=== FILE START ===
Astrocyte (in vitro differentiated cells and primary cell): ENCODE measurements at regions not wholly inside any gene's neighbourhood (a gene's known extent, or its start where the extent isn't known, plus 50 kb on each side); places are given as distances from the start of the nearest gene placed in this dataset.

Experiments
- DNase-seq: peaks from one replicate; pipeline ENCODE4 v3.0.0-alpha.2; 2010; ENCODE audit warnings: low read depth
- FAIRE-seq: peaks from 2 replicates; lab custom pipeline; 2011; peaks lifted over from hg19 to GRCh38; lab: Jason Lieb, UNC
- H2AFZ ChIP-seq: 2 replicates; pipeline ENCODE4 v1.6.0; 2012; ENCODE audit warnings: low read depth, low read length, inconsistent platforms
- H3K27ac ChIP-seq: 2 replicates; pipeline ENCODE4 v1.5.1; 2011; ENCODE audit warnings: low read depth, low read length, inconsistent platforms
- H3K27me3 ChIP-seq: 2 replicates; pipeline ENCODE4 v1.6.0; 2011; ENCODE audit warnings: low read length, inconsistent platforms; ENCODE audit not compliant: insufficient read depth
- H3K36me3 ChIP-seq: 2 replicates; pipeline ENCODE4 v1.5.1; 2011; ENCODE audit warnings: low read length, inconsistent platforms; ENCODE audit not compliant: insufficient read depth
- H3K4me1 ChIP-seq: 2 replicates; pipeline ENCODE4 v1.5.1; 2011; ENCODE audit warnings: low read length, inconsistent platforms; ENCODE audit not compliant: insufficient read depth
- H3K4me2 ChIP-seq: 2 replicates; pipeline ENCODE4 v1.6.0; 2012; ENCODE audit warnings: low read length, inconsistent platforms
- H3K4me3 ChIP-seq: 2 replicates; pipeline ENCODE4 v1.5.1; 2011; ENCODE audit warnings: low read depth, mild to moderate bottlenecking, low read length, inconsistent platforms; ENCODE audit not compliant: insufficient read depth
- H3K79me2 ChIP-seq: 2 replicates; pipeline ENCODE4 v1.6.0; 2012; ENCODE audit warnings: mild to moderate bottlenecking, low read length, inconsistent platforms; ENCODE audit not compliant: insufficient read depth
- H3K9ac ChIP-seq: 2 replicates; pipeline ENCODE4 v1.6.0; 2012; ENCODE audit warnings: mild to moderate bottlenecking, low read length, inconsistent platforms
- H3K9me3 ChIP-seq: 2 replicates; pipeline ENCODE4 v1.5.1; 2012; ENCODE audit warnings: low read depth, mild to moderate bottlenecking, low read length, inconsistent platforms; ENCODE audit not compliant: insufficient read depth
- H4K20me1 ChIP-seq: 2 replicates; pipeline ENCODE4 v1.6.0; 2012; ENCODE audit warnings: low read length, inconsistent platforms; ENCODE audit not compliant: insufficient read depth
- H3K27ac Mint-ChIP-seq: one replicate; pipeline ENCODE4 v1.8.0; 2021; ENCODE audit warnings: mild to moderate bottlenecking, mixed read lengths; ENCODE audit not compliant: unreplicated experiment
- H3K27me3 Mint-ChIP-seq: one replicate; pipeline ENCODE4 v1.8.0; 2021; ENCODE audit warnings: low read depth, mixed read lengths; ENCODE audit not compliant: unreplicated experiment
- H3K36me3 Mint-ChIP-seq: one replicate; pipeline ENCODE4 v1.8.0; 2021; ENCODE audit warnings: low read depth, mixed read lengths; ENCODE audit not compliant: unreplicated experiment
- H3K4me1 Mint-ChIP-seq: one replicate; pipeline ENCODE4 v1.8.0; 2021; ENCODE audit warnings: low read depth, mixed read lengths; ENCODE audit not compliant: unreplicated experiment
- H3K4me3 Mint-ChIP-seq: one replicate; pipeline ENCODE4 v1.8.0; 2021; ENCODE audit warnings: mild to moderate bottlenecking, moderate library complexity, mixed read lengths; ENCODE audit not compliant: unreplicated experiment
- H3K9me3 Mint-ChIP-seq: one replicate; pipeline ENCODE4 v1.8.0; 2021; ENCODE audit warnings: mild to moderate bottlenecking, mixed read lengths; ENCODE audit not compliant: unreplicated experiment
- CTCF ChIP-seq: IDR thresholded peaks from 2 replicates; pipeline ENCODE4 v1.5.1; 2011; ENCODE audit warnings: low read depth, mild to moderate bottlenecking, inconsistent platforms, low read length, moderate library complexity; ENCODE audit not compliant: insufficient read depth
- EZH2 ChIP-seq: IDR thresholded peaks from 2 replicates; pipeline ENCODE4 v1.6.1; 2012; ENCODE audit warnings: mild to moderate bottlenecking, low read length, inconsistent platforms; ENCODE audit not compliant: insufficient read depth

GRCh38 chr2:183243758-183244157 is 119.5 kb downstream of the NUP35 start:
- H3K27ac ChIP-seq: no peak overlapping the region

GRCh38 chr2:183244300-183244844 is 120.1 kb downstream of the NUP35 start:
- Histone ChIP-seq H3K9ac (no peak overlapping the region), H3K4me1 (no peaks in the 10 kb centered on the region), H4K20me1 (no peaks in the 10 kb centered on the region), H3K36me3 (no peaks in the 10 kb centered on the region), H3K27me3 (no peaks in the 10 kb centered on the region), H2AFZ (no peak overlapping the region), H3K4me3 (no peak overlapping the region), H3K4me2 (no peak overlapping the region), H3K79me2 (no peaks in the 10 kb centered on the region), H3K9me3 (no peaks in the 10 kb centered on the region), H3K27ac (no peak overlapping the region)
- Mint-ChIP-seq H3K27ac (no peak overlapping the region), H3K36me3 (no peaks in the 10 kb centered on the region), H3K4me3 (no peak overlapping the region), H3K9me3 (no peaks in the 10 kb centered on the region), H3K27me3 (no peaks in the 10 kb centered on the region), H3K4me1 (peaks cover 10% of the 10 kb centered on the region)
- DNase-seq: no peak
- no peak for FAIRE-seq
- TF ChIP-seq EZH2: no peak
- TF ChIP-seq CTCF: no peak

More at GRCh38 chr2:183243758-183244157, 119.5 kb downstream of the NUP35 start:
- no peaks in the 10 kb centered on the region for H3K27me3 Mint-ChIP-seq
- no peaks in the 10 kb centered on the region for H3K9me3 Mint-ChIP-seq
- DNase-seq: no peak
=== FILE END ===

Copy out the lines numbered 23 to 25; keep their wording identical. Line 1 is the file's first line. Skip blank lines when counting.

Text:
- EZH2 ChIP-seq: IDR thresholded peaks from 2 replicates; pipeline ENCODE4 v1.6.1; 2012; ENCODE audit warnings: mild to moderate bottlenecking, low read length, inconsistent platforms; ENCODE audit not compliant: insufficient read depth

GRCh38 chr2:183243758-183244157 is 119.5 kb downstream of the NUP35 start:
- H3K27ac ChIP-seq: no peak overlapping the region